Around the globe in summer 2022, wave after wave of extreme heat waves occurred and summer isn’t over yet. Heat waves, particularly in Europe and Asia, caused thousands of heat-related deaths. On July 19, the U.K. had its hottest day ever recorded.
Storm related damages
Depending what state you are and what utility delivers energy to your area, you may get charged extra to help pay for damages to the infrastructure from storms like hurricanes, tornadoes, blizzards, etc.
Long Term Market Conditions
Things like inflation, war, shortages, a pandemic, etc. have long lasting effects to every industry and over the past 3 years there have been quite a few. The events that have hit the energy market hardest are:
You’ve no doubt heard about supply chain issues, companies going out of business, etc. because of covid and while these things certainly have impacted the energy industry like they impacted everything else, there is a major issue unique to the energy sector.
Almost every state had moratoriums on utility disconnections because of Covid. Since millions of households could not pay their utility bills during the pandemic, there are billions of dollars in unpaid customer balances. These unpaid balances are being passed onto all customers, regardless of late payments or not.
Inflation is the highest it’s been in decades which is further driving the cost of everything, including energy prices.
War in Ukraine
Between Russia shutting off pipelines to countries like Poland and Bulgaria for refusing to pay in Roubles, to the EU positioning to fully phase out Russian oil and gas and the uncertainties that war brings, there are dozens of ways this is affecting the global energy market.
OPEC+ cut oil production by 2 million barrels a day
OPEC and non-OPEC allies, a group often referred to as OPEC+, decided at their first face-to-face gathering in Vienna since 2020 to reduce production by 2 million barrels per day from November.
This cut in supply will further drive up energy prices.
Law and regulation changes
There are many federal laws and regulations regarding energy but the laws and regulations that have the largest effect on energy prices are state level energy mandates or regulations.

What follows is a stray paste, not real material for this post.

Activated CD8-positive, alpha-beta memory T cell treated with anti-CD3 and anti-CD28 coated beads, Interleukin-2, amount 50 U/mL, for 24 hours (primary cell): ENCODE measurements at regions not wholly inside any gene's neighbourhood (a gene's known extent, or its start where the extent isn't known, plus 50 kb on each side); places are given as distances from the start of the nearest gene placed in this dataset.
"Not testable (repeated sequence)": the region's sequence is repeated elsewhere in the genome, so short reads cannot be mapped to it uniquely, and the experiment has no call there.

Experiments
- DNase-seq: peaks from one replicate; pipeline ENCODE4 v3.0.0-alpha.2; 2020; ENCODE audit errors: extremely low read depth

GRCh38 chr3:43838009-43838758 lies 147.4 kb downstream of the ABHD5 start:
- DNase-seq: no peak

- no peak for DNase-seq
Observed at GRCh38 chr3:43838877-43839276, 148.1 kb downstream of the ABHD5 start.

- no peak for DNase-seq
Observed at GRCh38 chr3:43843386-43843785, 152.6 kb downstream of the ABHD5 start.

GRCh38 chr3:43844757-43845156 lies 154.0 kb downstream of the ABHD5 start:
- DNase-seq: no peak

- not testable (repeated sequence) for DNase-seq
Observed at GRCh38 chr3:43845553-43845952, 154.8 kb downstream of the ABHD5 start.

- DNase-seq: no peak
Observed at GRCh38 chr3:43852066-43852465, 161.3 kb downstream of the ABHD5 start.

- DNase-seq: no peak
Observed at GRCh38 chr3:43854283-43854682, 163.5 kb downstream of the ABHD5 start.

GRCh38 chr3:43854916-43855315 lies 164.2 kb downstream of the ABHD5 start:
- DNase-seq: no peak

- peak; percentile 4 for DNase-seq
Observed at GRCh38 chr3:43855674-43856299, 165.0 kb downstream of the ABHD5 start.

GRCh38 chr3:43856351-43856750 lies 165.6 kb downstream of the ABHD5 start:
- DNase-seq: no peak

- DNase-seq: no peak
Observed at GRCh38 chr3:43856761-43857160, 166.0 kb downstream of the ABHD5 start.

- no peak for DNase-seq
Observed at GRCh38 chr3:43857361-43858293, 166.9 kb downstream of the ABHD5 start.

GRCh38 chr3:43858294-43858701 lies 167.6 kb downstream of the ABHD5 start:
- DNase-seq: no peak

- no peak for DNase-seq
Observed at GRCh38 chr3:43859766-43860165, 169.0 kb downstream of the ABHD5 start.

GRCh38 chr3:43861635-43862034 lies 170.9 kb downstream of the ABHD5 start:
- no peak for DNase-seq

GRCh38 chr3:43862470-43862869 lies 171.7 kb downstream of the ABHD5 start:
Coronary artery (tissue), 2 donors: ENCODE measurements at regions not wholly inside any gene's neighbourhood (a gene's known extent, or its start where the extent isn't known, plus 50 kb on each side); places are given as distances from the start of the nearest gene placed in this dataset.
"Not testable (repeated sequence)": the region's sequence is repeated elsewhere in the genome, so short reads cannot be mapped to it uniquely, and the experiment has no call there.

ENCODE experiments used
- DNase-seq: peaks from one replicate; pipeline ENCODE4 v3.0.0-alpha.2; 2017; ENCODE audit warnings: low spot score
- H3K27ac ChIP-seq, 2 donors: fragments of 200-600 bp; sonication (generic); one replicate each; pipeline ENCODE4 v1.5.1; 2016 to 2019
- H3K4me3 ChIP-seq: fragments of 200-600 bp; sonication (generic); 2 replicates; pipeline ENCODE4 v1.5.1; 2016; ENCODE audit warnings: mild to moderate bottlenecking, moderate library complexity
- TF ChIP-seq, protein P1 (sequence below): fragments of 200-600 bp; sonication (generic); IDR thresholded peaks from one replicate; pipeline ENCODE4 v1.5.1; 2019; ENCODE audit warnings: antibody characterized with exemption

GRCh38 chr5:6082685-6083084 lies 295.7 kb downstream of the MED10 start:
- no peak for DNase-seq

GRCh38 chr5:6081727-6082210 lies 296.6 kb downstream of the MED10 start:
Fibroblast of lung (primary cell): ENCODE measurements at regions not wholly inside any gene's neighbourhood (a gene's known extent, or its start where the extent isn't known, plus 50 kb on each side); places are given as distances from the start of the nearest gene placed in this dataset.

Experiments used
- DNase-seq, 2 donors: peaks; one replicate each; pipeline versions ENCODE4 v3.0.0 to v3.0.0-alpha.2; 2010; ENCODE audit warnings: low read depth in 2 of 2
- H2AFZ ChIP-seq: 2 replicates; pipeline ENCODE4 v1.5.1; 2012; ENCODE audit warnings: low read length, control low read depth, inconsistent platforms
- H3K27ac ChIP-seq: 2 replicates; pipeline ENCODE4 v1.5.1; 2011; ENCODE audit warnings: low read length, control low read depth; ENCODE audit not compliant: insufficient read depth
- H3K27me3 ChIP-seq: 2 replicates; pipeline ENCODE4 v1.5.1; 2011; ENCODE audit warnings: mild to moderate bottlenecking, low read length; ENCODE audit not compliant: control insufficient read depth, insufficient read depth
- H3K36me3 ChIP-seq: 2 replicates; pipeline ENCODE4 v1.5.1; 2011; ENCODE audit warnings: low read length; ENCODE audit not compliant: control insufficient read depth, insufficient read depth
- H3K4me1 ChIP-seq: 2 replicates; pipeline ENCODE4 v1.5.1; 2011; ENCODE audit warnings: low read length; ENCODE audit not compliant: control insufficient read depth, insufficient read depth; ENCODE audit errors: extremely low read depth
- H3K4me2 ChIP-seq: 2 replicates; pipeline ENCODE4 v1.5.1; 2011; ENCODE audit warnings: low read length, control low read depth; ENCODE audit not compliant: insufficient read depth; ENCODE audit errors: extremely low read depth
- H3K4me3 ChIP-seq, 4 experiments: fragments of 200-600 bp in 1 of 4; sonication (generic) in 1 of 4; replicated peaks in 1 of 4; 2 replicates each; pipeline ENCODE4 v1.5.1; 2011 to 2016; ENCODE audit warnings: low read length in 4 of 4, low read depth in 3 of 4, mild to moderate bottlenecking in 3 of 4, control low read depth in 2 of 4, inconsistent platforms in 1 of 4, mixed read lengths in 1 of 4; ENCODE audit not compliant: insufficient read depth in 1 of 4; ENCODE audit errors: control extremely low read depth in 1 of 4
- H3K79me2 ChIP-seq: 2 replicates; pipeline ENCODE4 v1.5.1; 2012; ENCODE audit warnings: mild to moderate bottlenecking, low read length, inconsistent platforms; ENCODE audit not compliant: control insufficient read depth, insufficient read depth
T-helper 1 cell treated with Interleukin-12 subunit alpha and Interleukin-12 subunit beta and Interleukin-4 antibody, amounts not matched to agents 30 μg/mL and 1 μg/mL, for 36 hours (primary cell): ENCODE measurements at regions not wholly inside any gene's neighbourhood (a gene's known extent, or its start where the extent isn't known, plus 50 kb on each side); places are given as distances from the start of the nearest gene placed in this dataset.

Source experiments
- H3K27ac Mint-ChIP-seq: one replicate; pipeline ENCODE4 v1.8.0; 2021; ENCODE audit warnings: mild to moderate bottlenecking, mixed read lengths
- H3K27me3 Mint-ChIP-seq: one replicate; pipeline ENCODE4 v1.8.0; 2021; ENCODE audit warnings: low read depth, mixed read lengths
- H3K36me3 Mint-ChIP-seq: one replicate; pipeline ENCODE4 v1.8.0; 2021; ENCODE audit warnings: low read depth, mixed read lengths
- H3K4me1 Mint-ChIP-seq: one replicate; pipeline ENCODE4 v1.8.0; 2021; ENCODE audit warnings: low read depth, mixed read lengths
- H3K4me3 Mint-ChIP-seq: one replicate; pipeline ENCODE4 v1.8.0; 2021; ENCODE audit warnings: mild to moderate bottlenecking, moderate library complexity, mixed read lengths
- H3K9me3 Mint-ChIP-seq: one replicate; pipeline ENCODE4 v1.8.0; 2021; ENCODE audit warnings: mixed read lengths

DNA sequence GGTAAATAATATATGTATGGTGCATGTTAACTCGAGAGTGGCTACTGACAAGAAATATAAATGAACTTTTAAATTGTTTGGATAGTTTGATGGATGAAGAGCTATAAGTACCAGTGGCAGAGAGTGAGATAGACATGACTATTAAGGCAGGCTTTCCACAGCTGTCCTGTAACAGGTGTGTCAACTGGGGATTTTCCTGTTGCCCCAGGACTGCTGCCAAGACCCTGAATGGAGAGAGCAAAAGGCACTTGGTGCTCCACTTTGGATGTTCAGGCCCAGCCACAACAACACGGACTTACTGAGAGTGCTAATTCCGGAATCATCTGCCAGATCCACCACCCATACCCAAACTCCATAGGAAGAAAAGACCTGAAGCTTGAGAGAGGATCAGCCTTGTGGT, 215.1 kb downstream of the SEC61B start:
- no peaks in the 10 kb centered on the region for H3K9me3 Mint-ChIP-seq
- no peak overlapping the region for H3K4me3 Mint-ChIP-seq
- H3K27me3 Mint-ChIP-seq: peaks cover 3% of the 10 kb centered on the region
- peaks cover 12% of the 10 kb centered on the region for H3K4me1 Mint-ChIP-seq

RPS standards: A renewable portfolio standard (RPS) is a regulatory mandate to increase production of energy from renewable sources such as wind, solar, biomass and other alternatives to fossil and nuclear electric generation. It’s also known as a renewable electricity standard.
It’s worth noting that several states have expanded their policies to incorporate additional resources in recent years. There is now a distinction between a “Renewable Portfolio Standard” (RPS) and what some states have labeled as a “Clean Energy Standard” (CES). The difference between a RPS and a CES comes down to how a particular state defines what is a “renewable” versus a “clean” source of energy. Clean energy typically refers to sources of energy that have zero carbon emissions.
As you can see, many states are rapidly pushing towards significant decrease in fossil fuel use or towards 100% clean energy. Until renewables are able to drastically increase their capacity to supply electricity, the rapid switch from fossil fuels will continue to drive prices up.
There are many other factors that drive energy prices but the ones covered above give you a solid overall picture of the market and what is happening globally.
What does this all mean?
Electricity prices historically always go up and have been for decades, just like the price of everything.
As time goes on and technology increases, the need for energy continues to rise. Think back even just 15 years ago, how many things use electricity? Not many and now pretty much everything does.
The current situation caused a rapid increase in energy prices, which will become the new norm. There may be dips in Spring and Fall like there normally is as time goes on, but the market will stay in a high range for the foreseeable future… barring a major technological breakthrough or some other miracle.
What you can do about it
Luckily, there are things you can do to help offset these costs and protect yourself.